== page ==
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  • Rising global temperatures are having lasting effects on mountain snow environments in the form of diminishing snowpacks, shorter accumulation seasons, and shifts in meltwater timing. Seasonal snowpack is a vital source of water for natural and human systems. In the forested mountain landscapes of the Pacific Northwest seasonal snowmelt feeds river systems, replenishes groundwater stores, provides the fuel source for hydropower, and is a principal water supply source for agriculture, recreation, and municipal needs. Knowledge of snow water storage and extent over large spatial areas is critical for regional water resource managers. Forest cover modifies snow accumulation and ablation rates via canopy interception and changes in sub-canopy energy balance processes. However, the ways in which snowpacks are affected by forest canopy processes vary depending on climatic, topographic and forest characteristics. Hydrologic models remain a useful tool to estimate snow cover extent and snow water equivalent, however, they are limited in forested environments by relying on imperfect assumptions or on poorly understood process-based relationships. Maritime snowpacks accumulate and reside at temperatures near freezing where changes in the sub-canopy energy balance can experience disproportionate effects of climate warming or forest cover change. Basic understanding of these competing processes is limited to case studies without an emphasis on identifying physically based relationships between the fundamental variables that control maritime sub-canopy snow-forest dynamics. Furthermore, without physical descriptions of appropriate forest characterization that can be easily obtained over a large spatial scale, snow-forest model applications remain tenuous. This research examined and evaluated the combined effects of forest cover, climate variability, and elevation on snow accumulation and ablation in a maritime montane environment through results from a 6-year study of snow-forest interactions in the Oregon Cascades. A network of paired open and forested snow monitoring stations in the Oregon Cascades was designed for and maintained throughout this research. We continuously monitored snow and meteorological variables at paired forested and open sites at three elevations representing the Low, Mid, and High seasonal snow zones in the study region. Airborne lidar was flown over the network delivering high resolution forest structure data. The resulting dataset of micro-meteorological measurements, spatial snow water content data under various forest cover, and fully characterized forest environment provided the foundational basis of the dissertation. These data were used for inferences into the controls on sub-canopy snow surface energy balance, to identify key drivers of canopy interception, assess the scale effects of key forest structure parameterizations, and finally to develop, evaluate and validate a canopy snow interception model. The results address fundamental understanding of the sub-canopy energy environment and process controls on canopy snow interception in a maritime environment. Sub-canopy longwave radiation was the dominant source of energy at all three elevations forested sites. Within the Low and Mid-elevations (1150m and 1325m, respectively) longwave accounted for 93% and 92%, of total energy inputs to the snowpack. The open sites at both locations preserved snowpack later into the spring melt season than within the forested areas by 4-26 days (Low-elevation) and 11-33 days (Mid-elevation). Conversely, at the High-elevation (1465m) the forested location had deeper and longer duration snowpacks than the adjacent Open site by 15-29 days. Snow canopy interception was found to be strongly associated with event size and event air temperature at all elevations. Snowfall events were classified based on the mean daily air temperature into three separate bins, Warm (T_air > 0.2 °C), Mild (-2.4 °C ≤ T_air ≤ 0.2 °C), and Cold (T_air < -2.4 °C). Warm temperature events show a higher canopy interception efficiency (CIE) for all sites across the study period, while colder T_air events demonstrated a lower corresponding CIE. Pairing T_air and event size with a novel 3-dimensional forest structure parameter in a simple modeling framework improved canopy interception prediction by a 27 mm SWE reduction in the seasonal average root mean squared error when compared to two contemporary models. The Tasseled Cap transformation is an orthogonal transformation of that weighs Landsat spectral bands to highlight certain component features of a spectral image along three axes: Brightness, Greenness and Wetness. The satellite-derived Wetness data structure had strong correlation with seasonal peak snow water equivalent as well as with key forest structure metrics. Implementing the satellite-derived forest structure parameter into a canopy snow interception modeling framework was evaluated and verified by modeling seasonal canopy snow interception magnitude at sites located in the Oregon Cascades and in the Canadian Rockies. Collectively, the results presented here provide the hydrologic and forest management communities with a detailed quantitative assessment of sub-canopy snow-forest energy balance, identification of key snow-forest process-based relationships for canopy snow interception and the development of an interception model that is easily accessible through the use of a satellite-derived forest structure parameter readily transferable across model domains.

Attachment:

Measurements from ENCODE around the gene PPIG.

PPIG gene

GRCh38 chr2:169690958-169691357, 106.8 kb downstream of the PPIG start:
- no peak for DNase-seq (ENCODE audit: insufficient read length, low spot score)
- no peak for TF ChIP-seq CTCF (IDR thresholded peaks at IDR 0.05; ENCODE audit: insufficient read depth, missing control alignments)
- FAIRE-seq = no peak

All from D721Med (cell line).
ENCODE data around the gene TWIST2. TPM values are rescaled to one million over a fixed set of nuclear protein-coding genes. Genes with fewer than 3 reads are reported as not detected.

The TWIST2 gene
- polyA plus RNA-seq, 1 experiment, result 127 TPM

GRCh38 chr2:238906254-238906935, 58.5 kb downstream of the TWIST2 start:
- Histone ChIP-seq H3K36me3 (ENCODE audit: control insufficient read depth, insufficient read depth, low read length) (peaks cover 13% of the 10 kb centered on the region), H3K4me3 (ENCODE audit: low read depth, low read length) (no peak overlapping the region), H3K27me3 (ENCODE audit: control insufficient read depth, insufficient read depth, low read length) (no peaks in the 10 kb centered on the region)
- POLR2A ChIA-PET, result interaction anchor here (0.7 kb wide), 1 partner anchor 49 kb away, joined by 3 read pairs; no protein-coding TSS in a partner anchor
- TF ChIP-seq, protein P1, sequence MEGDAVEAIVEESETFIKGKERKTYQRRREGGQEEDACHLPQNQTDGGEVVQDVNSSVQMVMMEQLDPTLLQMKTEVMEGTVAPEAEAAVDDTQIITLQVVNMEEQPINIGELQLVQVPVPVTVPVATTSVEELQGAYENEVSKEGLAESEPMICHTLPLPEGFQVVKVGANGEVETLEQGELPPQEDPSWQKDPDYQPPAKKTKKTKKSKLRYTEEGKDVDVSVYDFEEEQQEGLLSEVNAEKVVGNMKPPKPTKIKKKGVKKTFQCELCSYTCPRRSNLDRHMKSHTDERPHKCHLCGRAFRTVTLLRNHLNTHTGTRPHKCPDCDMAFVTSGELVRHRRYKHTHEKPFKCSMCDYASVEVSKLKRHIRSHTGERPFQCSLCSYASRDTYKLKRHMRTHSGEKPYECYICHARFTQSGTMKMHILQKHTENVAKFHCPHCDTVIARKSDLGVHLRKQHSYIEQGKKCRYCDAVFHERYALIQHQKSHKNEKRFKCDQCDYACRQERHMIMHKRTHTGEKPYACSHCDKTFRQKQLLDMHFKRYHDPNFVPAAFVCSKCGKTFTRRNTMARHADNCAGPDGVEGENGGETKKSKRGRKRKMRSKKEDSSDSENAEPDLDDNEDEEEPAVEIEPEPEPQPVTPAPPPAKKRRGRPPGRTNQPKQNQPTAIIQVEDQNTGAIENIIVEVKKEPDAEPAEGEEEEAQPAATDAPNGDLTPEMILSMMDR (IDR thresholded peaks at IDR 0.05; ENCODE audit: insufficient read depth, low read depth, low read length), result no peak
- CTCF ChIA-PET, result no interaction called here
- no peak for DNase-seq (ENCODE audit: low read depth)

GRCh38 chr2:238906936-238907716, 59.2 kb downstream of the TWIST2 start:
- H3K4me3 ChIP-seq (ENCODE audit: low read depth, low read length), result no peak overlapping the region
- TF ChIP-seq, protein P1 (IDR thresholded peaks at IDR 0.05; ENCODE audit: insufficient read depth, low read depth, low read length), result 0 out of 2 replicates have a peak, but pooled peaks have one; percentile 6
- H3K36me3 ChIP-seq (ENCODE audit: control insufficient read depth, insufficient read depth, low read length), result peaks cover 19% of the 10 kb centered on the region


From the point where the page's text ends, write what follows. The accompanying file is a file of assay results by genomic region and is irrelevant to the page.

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  • National Science Foundation (EAR 1039192)
  • NASA Earth Science Student Fellowship (16-EARTH16F-0426)